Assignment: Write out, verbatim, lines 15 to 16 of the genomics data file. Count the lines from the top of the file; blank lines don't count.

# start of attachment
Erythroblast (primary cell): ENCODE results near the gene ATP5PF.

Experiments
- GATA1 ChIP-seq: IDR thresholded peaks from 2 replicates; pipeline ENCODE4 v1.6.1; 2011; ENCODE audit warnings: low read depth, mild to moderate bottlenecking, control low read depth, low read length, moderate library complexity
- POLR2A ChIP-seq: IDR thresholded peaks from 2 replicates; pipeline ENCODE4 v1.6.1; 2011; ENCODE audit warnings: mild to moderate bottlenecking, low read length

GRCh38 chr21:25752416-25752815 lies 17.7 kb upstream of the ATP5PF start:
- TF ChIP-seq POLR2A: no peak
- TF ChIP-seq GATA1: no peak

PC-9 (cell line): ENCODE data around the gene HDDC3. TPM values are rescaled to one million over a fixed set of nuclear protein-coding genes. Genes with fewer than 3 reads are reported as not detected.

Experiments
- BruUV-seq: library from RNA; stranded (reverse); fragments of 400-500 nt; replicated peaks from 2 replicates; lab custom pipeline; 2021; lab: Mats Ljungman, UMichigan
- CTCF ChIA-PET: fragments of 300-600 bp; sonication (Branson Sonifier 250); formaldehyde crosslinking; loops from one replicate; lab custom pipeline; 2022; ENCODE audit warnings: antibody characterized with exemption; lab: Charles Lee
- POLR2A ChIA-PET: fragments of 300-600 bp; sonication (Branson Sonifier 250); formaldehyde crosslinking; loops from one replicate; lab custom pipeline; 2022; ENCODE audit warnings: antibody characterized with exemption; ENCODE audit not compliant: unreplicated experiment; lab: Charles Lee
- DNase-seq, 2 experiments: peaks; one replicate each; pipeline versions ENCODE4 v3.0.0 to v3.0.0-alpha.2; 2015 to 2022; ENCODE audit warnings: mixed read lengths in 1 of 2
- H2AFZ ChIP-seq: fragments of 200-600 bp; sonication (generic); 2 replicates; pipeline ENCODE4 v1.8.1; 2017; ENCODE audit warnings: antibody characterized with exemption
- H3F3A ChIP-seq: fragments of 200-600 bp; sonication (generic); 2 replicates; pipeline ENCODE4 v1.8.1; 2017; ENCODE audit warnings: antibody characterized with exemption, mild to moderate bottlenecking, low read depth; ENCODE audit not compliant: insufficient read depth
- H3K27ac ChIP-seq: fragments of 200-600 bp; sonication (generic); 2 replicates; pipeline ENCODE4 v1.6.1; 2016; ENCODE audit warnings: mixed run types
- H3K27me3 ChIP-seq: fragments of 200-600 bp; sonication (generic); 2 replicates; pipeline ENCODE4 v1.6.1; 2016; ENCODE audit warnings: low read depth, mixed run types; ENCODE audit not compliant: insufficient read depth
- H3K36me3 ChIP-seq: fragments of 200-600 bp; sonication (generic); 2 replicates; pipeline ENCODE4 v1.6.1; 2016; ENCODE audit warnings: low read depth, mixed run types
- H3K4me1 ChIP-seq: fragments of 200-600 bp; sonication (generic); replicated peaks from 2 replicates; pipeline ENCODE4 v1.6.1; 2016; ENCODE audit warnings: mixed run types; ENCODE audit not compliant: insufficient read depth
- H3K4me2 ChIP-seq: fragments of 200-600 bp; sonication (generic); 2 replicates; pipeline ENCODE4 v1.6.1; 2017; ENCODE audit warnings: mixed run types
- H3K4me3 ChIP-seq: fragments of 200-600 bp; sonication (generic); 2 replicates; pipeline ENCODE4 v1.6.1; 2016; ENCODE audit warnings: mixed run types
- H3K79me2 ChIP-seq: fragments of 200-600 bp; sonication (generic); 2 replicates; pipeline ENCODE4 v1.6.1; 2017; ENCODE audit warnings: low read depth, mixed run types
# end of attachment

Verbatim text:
- H3F3A ChIP-seq: fragments of 200-600 bp; sonication (generic); 2 replicates; pipeline ENCODE4 v1.8.1; 2017; ENCODE audit warnings: antibody characterized with exemption, mild to moderate bottlenecking, low read depth; ENCODE audit not compliant: insufficient read depth
- H3K27ac ChIP-seq: fragments of 200-600 bp; sonication (generic); 2 replicates; pipeline ENCODE4 v1.6.1; 2016; ENCODE audit warnings: mixed run types